The NWS Parent Association presents Parent Education Forums throughout the school year with themes relevant to raising middle school and high school students. These evening events will be held in the Commons from 6:30-9:00 PM. Light refreshments and beverages will be served from 6:30-7:00 PM, with the speaker promptly commencing at 7:00 PM.
Questions or Comments? Please contact the Parent Education Chairs, Alison Krupnick & Janet O’Leary.
Whenever possible, NWS will provide podcasts of our events.
Monday, October 17
Fostering Emotional Well-Being with Dr. Jennifer Tininenko
Join us for our first parent education forum of the school year, which lays the groundwork for our yearlong community focus on emotional and social well-being by focusing on how families and school communities can reduce and respond to anxiety in healthy and constructive ways.
A specialist in treating anxiety disorders, Dr. Jennifer Tininenko works with a wide range of clients from early childhood through young adulthood using evidence-based frameworks such as cognitive behavioral therapy (CBT) and dialectical behavioral therapy (DBT) to help them overcome their obstacles.
Here are the notes from Dr. Tininenko's presentation.
Monday, November 7
Tethered to Technology? A panel discussion and literature review with former and current Northwest technology experts
Technology is a complicated subject in all of our lives and there is a wide spectrum of opinions. Join us as we dive in and talk about technology and teens and how to make a plan to talk about these topics in our families.
Learn and discuss with the NWS school counselors (Megan and Erin) and the current and previous Education Technology Coordinators (Shie and Catherine). Come with your questions about technology use, limits, parenting and managing feelings. You'll also leave with an annotated bibliography of current research and insight into NWS students' thoughts and feelings about their own technology use.
Wednesday, March 15
Bridging Divides - What Can I Do?
We are in the midst of divisive times, when many feel vulnerable, and conversations can be highly charged. We’d like to examine ways to foster open, reflective, and respectful dialogue among people with diverse identities and perspectives.
Please join us for a different type of parent education event. In addition to parents, this community conversation is open to students and faculty. With the support of Fleur Larsen, NWS alumna and professional facilitator and equity trainer, we’ll hold small group discussions. We’ll examine the challenges around speaking up when your opinion, experience, or perspective is different from the majority viewpoint and discuss times when we’ve felt uncomfortable around an issue or were challenged to think differently. Most importantly, we’ll talk about ways to empower everyone to speak their piece while feeling safe and respected.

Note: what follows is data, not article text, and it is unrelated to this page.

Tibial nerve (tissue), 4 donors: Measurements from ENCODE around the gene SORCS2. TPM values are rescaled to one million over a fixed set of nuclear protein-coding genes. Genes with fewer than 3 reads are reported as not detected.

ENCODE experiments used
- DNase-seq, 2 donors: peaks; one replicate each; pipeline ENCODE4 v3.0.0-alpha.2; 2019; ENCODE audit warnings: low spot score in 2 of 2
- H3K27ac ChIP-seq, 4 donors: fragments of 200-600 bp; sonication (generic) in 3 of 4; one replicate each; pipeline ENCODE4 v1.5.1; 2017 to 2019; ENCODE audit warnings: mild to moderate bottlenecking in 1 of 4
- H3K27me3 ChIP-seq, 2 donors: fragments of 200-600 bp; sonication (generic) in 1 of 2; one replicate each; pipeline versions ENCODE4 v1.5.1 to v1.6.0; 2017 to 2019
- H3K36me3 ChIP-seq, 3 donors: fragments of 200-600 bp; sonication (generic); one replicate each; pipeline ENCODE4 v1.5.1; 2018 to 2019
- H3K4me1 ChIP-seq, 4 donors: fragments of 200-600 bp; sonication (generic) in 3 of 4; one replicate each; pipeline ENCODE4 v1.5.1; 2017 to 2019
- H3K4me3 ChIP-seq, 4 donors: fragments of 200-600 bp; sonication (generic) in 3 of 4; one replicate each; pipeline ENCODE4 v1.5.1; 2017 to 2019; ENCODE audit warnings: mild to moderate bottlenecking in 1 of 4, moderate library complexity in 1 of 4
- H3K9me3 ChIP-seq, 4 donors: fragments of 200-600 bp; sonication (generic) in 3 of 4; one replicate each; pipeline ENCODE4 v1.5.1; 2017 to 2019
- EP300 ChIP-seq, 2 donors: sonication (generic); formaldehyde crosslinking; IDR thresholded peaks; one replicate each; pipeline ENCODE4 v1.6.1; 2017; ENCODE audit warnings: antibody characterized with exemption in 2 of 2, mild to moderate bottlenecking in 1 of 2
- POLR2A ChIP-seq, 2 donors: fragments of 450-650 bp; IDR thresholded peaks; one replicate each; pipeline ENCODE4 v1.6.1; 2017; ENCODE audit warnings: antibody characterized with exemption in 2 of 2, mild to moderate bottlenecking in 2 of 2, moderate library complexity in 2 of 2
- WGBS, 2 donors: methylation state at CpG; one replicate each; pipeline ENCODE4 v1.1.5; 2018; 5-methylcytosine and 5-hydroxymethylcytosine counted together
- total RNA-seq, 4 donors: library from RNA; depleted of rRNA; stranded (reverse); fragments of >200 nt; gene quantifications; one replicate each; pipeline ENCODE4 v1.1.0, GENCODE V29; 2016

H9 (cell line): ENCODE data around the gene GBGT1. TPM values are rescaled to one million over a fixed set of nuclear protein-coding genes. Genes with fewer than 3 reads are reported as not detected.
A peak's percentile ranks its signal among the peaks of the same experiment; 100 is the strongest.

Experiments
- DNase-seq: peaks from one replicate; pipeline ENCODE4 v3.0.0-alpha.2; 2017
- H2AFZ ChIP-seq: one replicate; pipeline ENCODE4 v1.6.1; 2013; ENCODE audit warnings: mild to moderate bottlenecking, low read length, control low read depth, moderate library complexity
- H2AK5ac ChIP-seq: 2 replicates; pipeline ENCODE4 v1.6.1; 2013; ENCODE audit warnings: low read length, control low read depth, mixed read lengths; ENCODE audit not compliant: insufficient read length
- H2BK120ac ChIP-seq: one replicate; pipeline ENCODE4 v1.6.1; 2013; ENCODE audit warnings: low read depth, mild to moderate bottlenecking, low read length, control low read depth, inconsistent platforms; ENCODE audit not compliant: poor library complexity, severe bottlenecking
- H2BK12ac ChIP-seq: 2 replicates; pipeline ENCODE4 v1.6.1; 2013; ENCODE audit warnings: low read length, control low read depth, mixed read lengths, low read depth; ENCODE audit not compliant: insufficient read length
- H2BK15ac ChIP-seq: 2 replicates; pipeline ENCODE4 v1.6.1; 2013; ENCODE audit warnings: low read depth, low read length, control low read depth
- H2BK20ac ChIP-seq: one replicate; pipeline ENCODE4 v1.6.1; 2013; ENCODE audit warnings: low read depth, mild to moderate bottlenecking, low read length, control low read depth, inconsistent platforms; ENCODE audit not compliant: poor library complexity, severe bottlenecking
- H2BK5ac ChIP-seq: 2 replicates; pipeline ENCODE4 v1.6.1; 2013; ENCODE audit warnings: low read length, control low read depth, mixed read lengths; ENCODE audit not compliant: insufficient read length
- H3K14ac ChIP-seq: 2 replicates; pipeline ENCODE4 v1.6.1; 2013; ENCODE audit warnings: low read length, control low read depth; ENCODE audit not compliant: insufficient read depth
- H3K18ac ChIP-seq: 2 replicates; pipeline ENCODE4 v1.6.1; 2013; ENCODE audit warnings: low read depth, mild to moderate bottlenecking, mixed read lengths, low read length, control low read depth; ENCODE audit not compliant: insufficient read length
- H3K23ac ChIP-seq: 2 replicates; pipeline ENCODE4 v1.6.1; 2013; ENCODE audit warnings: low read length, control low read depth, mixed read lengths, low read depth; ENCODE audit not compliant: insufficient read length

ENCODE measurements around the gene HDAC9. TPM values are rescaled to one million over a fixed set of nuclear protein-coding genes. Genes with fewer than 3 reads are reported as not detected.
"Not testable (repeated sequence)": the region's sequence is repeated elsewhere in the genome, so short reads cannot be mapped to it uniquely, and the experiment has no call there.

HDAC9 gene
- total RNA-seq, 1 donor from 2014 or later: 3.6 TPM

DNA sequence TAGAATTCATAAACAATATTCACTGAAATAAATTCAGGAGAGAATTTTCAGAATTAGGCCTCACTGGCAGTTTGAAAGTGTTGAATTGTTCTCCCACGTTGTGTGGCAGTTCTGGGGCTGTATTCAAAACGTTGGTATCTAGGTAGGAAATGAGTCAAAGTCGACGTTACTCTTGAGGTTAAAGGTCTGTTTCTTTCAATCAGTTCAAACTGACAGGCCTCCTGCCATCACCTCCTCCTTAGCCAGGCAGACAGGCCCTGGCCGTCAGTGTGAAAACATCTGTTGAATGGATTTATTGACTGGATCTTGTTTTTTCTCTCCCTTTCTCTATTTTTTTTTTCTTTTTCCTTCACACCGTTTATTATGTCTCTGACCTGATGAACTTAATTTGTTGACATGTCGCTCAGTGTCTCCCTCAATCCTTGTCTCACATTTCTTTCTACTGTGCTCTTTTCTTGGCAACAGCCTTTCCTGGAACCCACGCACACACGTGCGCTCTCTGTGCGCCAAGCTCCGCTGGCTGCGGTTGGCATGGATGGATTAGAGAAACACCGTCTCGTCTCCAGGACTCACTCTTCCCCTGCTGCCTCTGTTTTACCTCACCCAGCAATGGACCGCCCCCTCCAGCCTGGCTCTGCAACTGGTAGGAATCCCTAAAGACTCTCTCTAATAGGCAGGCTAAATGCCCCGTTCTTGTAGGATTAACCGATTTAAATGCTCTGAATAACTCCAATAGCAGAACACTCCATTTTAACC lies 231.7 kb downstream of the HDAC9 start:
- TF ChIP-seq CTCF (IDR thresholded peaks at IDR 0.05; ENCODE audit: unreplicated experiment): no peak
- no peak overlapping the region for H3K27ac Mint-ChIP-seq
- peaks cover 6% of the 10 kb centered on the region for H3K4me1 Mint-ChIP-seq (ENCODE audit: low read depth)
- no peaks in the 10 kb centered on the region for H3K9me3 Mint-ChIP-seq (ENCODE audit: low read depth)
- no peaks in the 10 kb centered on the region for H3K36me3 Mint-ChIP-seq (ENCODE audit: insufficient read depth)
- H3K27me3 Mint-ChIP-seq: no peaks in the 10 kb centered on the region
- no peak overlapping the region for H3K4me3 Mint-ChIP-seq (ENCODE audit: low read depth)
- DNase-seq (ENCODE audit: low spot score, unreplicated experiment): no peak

We’re fortunate to be part of a community that values and models courtesy and common sense. By coming together to share our experiences, perspectives, and practicing skills to bridge divides, we can take the NWS ethos out into the world.
Thursday, April 13
Peer Mentor Fishbowl: What students wish their parents knew (and didn't know)
This is a return of one of our most popularly requested programs. Facilitated by Northwest counselors Megan Reibel and Erin North, using the “fishbowl” format, the NWS peer mentors (current juniors and seniors) answer your questions about the adolescent experience. Expect to hear their frank views about growing up and navigating parental involvement, peer pressure, college pressure, anxiety, friends, sex, drugs, technology, and homework. The best part of the evening? Seeing what terrific burgeoning adults the Northwest School produces and what great role models our students are for each other.
Monday, April 24
The New Intimacy: How Technology and New Social Norms Influence Romantic and Sexual Relationships Among Teens, with Peggy Orenstein
Journalist Peggy Orenstein is the author of the New York Times best-selling book, Girls and Sex: Navigating the Complicated New Landscape, a clear-eyed picture of the ways in which porn and all its sexual myths have seeped into young people’s lives; why we need to redefine “virginity”; what we can learn from queer girls; the complicated terrain of hookup culture; and the unfortunate realities surrounding assault.
Back in Seattle for the paperback release of her book about girls, and to conduct research for a forthcoming book about boys, we’re thrilled to welcome Peggy back to NWS, where, she tells us, she first learned what “grinding” was.
Because this event is co-sponsored with University Prep, it will require a free ticket to attend. Please register here.